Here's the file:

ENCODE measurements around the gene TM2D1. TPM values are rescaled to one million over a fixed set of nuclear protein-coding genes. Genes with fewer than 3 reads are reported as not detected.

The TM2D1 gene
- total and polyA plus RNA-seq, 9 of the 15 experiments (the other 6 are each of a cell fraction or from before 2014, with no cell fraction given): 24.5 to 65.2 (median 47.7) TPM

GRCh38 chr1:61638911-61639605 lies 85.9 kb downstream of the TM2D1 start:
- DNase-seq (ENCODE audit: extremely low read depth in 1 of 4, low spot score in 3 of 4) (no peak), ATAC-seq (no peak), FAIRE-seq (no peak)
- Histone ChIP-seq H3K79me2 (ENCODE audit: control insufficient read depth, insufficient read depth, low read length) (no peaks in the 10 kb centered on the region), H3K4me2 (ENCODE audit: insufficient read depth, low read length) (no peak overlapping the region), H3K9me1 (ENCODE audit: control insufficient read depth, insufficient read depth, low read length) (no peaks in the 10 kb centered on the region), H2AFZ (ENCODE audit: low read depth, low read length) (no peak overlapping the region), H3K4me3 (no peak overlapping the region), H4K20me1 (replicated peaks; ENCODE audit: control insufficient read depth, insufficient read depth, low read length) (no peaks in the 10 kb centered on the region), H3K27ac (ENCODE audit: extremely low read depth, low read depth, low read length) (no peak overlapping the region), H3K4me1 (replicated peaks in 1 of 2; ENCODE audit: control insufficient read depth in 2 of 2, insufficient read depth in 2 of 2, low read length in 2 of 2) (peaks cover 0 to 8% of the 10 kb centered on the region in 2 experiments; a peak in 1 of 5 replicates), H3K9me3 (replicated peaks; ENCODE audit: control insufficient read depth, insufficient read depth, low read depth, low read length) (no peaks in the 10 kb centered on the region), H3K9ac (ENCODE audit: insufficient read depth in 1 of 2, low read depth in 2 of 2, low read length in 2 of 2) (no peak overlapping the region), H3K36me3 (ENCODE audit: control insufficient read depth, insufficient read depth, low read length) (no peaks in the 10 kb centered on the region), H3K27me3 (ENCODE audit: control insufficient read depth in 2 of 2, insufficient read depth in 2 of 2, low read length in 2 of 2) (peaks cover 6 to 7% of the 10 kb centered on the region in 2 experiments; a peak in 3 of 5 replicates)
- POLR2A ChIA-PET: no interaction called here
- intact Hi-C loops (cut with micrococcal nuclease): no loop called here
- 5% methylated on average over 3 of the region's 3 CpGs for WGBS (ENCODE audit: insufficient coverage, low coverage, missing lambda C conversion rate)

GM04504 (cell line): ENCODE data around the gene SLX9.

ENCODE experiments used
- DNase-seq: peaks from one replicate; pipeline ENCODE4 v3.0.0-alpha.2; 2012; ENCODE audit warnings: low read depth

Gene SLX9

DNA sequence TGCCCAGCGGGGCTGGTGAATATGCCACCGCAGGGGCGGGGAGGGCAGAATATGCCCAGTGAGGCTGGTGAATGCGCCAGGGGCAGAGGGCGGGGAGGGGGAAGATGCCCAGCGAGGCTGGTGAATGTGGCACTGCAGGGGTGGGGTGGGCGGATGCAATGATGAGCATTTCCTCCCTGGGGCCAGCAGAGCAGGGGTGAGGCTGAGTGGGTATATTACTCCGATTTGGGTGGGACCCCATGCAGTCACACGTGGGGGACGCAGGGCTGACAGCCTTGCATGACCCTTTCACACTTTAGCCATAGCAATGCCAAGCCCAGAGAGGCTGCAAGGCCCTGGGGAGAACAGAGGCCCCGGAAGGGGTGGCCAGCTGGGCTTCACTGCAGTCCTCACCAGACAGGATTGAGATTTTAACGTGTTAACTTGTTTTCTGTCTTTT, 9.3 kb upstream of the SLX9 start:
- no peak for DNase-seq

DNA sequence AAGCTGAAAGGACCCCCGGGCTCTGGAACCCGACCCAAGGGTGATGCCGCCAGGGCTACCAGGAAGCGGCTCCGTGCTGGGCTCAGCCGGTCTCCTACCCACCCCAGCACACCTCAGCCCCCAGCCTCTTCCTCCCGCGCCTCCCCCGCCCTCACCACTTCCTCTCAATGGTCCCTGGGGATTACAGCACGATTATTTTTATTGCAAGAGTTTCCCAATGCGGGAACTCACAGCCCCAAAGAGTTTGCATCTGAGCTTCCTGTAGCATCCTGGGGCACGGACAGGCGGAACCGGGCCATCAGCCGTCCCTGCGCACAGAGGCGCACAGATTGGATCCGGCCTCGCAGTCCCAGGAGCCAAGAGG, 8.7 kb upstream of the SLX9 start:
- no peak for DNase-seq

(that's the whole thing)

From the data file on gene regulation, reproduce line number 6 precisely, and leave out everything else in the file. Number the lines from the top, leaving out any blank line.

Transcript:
- Histone ChIP-seq H3K79me2 (ENCODE audit: control insufficient read depth, insufficient read depth, low read length) (no peaks in the 10 kb centered on the region), H3K4me2 (ENCODE audit: insufficient read depth, low read length) (no peak overlapping the region), H3K9me1 (ENCODE audit: control insufficient read depth, insufficient read depth, low read length) (no peaks in the 10 kb centered on the region), H2AFZ (ENCODE audit: low read depth, low read length) (no peak overlapping the region), H3K4me3 (no peak overlapping the region), H4K20me1 (replicated peaks; ENCODE audit: control insufficient read depth, insufficient read depth, low read length) (no peaks in the 10 kb centered on the region), H3K27ac (ENCODE audit: extremely low read depth, low read depth, low read length) (no peak overlapping the region), H3K4me1 (replicated peaks in 1 of 2; ENCODE audit: control insufficient read depth in 2 of 2, insufficient read depth in 2 of 2, low read length in 2 of 2) (peaks cover 0 to 8% of the 10 kb centered on the region in 2 experiments; a peak in 1 of 5 replicates), H3K9me3 (replicated peaks; ENCODE audit: control insufficient read depth, insufficient read depth, low read depth, low read length) (no peaks in the 10 kb centered on the region), H3K9ac (ENCODE audit: insufficient read depth in 1 of 2, low read depth in 2 of 2, low read length in 2 of 2) (no peak overlapping the region), H3K36me3 (ENCODE audit: control insufficient read depth, insufficient read depth, low read length) (no peaks in the 10 kb centered on the region), H3K27me3 (ENCODE audit: control insufficient read depth in 2 of 2, insufficient read depth in 2 of 2, low read length in 2 of 2) (peaks cover 6 to 7% of the 10 kb centered on the region in 2 experiments; a peak in 3 of 5 replicates)